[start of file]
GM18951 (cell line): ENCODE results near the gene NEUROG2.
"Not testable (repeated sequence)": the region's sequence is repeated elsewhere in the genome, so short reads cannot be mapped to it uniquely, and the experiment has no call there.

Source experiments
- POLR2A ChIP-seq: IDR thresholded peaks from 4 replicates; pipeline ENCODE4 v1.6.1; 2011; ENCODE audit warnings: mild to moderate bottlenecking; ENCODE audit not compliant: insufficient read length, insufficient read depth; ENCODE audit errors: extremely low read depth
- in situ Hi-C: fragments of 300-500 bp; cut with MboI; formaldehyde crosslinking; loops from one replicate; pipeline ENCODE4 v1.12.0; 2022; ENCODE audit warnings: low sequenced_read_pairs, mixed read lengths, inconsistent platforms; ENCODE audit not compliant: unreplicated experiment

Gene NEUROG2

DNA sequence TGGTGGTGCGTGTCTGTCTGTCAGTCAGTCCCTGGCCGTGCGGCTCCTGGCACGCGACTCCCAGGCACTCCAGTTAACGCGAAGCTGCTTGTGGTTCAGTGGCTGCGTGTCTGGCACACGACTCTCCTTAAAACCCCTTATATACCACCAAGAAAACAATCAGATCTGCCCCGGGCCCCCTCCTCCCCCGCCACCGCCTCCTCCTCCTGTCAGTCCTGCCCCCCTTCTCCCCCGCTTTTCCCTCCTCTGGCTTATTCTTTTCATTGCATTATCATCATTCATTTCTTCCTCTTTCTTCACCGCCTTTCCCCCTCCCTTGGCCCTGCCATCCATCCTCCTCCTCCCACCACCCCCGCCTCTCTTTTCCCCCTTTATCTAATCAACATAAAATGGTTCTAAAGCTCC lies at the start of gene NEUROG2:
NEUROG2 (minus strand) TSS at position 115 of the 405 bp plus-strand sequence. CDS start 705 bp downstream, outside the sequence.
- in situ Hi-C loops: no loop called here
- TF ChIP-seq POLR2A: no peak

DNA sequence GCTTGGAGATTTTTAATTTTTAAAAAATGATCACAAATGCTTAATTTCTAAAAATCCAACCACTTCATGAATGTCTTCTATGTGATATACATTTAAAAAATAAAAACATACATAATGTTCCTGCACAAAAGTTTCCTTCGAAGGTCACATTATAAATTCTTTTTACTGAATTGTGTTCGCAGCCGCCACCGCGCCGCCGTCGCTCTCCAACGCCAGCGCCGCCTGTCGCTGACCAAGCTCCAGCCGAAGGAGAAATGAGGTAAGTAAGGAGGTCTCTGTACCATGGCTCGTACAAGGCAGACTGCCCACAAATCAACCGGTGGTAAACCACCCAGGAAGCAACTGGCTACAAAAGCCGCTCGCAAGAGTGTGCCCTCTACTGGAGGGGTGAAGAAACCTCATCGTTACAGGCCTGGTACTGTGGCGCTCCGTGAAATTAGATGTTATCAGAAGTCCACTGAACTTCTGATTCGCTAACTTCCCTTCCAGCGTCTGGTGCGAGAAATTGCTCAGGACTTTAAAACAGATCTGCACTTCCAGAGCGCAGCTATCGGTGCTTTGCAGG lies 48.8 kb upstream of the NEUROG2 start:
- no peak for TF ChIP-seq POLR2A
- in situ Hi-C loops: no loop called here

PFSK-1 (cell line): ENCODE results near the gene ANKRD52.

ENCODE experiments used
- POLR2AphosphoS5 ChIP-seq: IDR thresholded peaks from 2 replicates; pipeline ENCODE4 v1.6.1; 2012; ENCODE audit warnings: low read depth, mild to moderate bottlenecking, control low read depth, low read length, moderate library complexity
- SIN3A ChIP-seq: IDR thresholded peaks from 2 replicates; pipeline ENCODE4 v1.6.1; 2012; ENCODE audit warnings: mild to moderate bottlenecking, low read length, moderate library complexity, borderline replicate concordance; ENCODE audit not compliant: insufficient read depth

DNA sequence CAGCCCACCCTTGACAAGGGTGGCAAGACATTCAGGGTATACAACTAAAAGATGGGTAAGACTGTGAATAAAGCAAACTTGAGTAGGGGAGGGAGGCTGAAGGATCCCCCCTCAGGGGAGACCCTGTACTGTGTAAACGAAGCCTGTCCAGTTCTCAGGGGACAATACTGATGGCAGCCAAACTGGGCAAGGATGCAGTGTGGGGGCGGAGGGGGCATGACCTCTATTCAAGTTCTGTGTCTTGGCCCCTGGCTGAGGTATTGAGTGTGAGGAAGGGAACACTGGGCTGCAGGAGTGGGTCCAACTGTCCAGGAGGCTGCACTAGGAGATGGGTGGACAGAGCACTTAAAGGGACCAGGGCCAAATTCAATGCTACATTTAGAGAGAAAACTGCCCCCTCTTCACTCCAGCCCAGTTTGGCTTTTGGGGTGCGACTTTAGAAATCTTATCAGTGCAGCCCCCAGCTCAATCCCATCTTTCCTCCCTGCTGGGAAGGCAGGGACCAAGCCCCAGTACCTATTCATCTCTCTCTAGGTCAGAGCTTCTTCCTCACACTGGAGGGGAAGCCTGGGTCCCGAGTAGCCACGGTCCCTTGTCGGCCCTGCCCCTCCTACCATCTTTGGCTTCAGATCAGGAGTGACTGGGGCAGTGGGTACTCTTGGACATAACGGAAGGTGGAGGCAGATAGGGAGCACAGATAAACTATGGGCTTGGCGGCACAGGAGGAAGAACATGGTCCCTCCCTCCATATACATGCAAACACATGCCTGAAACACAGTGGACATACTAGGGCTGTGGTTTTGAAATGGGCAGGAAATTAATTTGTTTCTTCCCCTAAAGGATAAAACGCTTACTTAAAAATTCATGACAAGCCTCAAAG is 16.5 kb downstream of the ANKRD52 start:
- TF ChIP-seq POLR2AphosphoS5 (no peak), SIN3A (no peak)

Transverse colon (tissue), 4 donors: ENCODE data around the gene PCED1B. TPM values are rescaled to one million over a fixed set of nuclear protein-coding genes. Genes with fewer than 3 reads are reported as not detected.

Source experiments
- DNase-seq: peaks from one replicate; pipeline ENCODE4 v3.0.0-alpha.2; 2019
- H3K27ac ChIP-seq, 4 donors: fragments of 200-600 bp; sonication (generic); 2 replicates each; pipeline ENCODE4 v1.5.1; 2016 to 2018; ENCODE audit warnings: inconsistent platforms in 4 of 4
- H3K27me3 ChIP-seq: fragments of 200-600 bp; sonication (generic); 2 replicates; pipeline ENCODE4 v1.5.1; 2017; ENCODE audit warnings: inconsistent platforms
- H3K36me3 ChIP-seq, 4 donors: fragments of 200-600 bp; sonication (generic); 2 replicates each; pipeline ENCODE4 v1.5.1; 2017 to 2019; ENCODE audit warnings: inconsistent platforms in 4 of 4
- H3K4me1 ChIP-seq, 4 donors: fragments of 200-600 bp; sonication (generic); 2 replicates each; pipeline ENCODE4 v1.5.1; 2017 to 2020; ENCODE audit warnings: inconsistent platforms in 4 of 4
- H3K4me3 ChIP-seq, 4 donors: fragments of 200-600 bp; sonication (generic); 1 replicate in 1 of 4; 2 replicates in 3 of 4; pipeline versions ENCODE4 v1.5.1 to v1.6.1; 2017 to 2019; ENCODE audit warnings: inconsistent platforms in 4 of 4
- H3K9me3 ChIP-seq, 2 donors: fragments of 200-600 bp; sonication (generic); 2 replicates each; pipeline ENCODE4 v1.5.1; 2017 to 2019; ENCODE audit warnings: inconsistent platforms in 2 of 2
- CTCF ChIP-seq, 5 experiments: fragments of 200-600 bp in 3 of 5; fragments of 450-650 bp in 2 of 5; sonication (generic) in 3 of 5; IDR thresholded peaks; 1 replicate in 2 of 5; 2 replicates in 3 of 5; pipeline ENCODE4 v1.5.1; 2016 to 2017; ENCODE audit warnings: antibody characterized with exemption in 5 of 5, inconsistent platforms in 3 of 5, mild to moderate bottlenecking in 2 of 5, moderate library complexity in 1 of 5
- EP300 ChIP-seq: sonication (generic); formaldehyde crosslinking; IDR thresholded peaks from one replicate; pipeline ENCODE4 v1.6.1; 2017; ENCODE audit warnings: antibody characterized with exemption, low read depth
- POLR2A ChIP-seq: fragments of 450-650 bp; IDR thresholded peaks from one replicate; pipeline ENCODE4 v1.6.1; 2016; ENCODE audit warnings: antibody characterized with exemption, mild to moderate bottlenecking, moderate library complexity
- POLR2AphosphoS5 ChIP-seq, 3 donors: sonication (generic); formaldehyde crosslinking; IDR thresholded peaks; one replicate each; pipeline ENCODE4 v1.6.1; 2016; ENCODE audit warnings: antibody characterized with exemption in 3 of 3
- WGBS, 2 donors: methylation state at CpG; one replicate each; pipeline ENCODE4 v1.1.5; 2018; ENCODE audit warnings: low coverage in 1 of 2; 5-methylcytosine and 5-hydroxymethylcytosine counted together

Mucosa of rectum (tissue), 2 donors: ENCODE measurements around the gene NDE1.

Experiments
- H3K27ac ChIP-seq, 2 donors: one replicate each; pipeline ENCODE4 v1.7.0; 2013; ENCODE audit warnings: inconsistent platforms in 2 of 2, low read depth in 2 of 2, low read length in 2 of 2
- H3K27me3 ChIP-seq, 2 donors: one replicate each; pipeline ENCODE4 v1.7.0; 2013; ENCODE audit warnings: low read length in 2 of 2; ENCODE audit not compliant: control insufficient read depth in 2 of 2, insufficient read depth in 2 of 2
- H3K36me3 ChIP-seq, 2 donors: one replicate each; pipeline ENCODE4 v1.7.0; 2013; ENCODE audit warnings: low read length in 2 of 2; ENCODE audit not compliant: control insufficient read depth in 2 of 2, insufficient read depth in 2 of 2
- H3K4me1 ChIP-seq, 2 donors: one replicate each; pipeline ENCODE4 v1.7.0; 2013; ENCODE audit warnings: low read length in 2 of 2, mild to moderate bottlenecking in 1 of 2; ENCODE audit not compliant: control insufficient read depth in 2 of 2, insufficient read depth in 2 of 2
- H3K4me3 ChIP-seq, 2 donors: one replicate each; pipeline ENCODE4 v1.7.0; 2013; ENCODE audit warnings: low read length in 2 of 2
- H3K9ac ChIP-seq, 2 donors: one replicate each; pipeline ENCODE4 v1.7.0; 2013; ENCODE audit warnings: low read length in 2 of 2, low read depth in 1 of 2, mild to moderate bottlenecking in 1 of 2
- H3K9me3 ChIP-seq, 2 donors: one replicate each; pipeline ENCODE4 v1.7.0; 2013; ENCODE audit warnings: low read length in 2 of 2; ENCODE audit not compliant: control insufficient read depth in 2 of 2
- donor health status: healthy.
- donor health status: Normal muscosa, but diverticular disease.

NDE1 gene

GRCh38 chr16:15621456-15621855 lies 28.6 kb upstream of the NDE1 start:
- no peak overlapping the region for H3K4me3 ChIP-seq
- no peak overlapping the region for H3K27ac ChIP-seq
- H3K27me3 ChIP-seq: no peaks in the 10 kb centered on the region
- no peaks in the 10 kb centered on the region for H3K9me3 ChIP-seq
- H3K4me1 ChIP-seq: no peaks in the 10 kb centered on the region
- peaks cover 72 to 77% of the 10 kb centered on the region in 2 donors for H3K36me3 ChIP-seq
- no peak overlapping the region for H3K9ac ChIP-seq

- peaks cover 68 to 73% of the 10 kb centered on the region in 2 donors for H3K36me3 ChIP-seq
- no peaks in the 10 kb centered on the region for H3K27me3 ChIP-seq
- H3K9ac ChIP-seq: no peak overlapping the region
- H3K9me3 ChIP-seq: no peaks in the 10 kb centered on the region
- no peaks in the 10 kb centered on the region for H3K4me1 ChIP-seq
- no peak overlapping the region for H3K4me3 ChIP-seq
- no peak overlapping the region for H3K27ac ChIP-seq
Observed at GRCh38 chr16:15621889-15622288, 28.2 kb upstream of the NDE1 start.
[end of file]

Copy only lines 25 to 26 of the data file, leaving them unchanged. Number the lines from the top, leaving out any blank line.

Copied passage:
- H3K36me3 ChIP-seq, 4 donors: fragments of 200-600 bp; sonication (generic); 2 replicates each; pipeline ENCODE4 v1.5.1; 2017 to 2019; ENCODE audit warnings: inconsistent platforms in 4 of 4
- H3K4me1 ChIP-seq, 4 donors: fragments of 200-600 bp; sonication (generic); 2 replicates each; pipeline ENCODE4 v1.5.1; 2017 to 2020; ENCODE audit warnings: inconsistent platforms in 4 of 4